Nationals’ buzz hinges on Strasburg
Editor’s note: Yahoo! Sports will examine the offseason of every MLB team before spring training begins in mid-February. Our series continues at No. 26 with the Washington Nationals.
2009 record: 59-103
Finish: Fifth place, National League East
2009 final payroll: $69.2 million
Estimated 2010 opening day payroll: $60 million
Before the excitement gets too far out of hand, the following regards the Washington Nationals. So, Matt Capps(notes), the team’s freshly minted closer, please accept this early nomination for Hyperbole of the Year.
“I wanted to find an opportunity to win right away,” he said upon signing with the Nationals. Capps, a burly reliever, pulled off a mighty impressive feat: He went from the second-worst team in the National League, Pittsburgh, to the worst, Washington, and was ecstatic to have done so.
The reality: The Nationals are not going to win this year. Which is fine, as long as Capps can live with $3.5 million giving him ample reason to sign. The good news: They’re not going to lose 100-plus games, either, and such progress comes from a mixture of smart long-term planning as well as short-term moves that aren’t terribly smart but serve the purpose of pushing the Nationals toward respectability.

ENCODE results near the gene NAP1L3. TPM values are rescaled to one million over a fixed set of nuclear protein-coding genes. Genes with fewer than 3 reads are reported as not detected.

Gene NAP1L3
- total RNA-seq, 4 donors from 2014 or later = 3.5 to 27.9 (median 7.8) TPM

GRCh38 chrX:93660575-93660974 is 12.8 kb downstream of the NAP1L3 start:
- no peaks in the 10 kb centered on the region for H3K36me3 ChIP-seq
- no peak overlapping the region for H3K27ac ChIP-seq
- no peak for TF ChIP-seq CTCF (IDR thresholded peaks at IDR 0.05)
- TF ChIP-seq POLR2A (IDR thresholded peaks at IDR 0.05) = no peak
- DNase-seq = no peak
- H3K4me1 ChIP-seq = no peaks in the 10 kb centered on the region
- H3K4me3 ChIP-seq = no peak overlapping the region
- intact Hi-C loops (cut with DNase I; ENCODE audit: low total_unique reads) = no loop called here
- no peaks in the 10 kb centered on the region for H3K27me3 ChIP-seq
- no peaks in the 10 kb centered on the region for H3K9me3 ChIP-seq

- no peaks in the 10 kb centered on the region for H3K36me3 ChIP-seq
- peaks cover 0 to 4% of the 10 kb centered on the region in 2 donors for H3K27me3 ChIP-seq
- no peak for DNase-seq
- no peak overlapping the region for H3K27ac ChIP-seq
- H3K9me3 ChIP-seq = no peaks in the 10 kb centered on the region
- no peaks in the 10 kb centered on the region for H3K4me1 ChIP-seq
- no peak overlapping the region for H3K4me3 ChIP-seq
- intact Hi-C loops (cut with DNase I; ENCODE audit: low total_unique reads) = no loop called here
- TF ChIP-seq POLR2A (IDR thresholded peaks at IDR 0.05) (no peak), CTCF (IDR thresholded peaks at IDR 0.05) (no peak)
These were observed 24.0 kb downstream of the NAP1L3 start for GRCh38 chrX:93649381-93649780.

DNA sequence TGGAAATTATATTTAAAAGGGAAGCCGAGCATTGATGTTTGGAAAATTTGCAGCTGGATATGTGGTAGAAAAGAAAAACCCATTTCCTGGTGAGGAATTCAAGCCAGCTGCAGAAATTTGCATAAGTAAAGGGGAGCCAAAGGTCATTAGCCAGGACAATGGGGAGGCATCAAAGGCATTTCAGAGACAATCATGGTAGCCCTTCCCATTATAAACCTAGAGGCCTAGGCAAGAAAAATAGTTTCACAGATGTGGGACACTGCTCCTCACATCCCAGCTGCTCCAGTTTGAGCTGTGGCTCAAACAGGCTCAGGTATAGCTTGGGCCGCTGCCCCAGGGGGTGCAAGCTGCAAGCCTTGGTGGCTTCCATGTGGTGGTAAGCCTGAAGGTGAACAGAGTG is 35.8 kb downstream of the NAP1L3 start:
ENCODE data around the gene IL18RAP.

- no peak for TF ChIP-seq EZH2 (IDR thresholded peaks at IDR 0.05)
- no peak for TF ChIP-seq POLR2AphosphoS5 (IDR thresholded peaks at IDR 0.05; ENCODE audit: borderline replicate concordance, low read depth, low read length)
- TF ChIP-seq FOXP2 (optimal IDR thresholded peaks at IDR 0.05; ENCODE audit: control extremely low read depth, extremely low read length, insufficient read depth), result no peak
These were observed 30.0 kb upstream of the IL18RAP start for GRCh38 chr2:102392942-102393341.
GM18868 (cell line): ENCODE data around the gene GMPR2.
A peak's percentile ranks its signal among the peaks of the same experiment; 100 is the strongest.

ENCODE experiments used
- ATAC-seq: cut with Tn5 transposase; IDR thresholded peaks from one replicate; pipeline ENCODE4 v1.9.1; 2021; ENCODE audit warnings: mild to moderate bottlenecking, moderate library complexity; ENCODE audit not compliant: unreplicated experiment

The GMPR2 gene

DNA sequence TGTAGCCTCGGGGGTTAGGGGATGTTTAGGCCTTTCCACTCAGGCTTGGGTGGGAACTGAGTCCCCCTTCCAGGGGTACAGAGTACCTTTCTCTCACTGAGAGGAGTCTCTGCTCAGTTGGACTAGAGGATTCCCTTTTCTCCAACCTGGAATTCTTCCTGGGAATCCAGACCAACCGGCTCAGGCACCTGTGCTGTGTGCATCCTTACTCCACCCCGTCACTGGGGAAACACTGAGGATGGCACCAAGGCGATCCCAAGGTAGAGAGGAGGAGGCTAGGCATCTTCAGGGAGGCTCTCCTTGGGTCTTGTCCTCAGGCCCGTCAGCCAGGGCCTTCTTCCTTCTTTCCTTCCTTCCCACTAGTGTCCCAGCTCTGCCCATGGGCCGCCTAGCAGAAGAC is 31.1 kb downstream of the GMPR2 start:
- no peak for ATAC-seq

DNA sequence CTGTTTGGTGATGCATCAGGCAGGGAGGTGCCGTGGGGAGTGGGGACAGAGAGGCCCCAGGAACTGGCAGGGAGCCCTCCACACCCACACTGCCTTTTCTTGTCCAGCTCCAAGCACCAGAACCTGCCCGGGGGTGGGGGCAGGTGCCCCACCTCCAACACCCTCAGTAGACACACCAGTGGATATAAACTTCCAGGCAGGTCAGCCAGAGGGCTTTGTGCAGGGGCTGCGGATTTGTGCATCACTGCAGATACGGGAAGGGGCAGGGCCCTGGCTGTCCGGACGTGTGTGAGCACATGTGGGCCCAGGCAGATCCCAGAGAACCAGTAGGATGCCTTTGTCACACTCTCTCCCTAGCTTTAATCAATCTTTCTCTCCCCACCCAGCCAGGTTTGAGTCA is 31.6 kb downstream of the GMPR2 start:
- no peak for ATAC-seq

Jason Marquis(notes) is about the most mediocre pitcher imaginable – a 99 career ERA+ (100 is average) – and somehow the Nationals justified handing him $15 million. Ivan Rodriguez(notes) can barely hit the weight he carried as Pudge, and the Nationals threw $3 million at him. To Capps, that is progress, because the names are recognizable, and most Nationals’ aren’t.
General manager Mike Rizzo, a genuinely bright baseball mind, sees the signings as price-of-doing-business transactions. He wants to avoid 100 losses again, not just to make himself look good but to remind others that this isn’t nearly the team it was.
The Year of Strasburg is nigh, and as much as Capps was elated to see Marquis signing with Washington, the fan base in D.C. is a sliver more excited to see Him. And so deified is Stephen Strasburg(notes), the 21-year-old right-hander, that the capital H fits.
Whether Strasburg does likewise on the Nationals’ opening day roster will be the story of spring training in Viera, Fla. The No. 1 pick in last season’s draft has the stuff, certainly, his 100-mph fastball and 90-mph slider each major league ready. Whether Washington chooses to give him some Triple-A seasoning depends on how he pitches during spring training, where scrutiny and pressure will pick up.
Lesser known is Drew Storen, the reliever Washington chose nine picks after Strasburg, and perhaps an even faster mover. Storen finished last season with 12 1/3 shutout innings at Double-A, and he’ll force himself into the Nationals’ bullpen one way or another.
The Nationals won’t win until they get good pitching, and John Lannan(notes) alone doesn’t qualify. Their minor league pitching landscape beyond Strasburg and Storen is barren, and the Nationals are unwilling to pursue the top-end free agents to fill that vacuum.
Hope remains, this being D.C. and all, and it comes in human form. Strasburg means everything to this team, inasmuch as one man – a rookie, no less – can constitute such excitement. His starts, whether in April or May or whenever he arrives, will sell out. His jerseys will litter the stands. He will make the Nationals relevant again.
The Year of Strasburg can’t start soon enough.
NATIONALS IN HAIKU
Better than last year
And now they have rally cry
Stephen, get here stat!